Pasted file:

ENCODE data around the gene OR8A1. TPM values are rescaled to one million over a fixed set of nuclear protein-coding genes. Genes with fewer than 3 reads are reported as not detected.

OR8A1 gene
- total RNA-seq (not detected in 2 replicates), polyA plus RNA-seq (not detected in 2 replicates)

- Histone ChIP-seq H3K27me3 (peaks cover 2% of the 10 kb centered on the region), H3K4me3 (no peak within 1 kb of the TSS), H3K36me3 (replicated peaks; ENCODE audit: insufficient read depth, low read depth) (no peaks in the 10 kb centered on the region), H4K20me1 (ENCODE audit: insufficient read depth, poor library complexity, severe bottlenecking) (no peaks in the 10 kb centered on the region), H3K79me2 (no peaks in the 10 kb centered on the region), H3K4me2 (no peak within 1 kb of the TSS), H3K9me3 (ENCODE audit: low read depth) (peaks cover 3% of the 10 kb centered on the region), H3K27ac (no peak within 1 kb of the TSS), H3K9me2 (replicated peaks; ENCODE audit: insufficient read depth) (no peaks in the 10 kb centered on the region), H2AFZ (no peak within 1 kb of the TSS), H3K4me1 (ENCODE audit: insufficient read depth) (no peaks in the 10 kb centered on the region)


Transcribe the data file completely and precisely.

ENCODE data around the gene OR8A1. TPM values are rescaled to one million over a fixed set of nuclear protein-coding genes. Genes with fewer than 3 reads are reported as not detected.

OR8A1 gene
- total RNA-seq (not detected in 2 replicates), polyA plus RNA-seq (not detected in 2 replicates)

- Histone ChIP-seq H3K27me3 (peaks cover 2% of the 10 kb centered on the region), H3K4me3 (no peak within 1 kb of the TSS), H3K36me3 (replicated peaks; ENCODE audit: insufficient read depth, low read depth) (no peaks in the 10 kb centered on the region), H4K20me1 (ENCODE audit: insufficient read depth, poor library complexity, severe bottlenecking) (no peaks in the 10 kb centered on the region), H3K79me2 (no peaks in the 10 kb centered on the region), H3K4me2 (no peak within 1 kb of the TSS), H3K9me3 (ENCODE audit: low read depth) (peaks cover 3% of the 10 kb centered on the region), H3K27ac (no peak within 1 kb of the TSS), H3K9me2 (replicated peaks; ENCODE audit: insufficient read depth) (no peaks in the 10 kb centered on the region), H2AFZ (no peak within 1 kb of the TSS), H3K4me1 (ENCODE audit: insufficient read depth) (no peaks in the 10 kb centered on the region)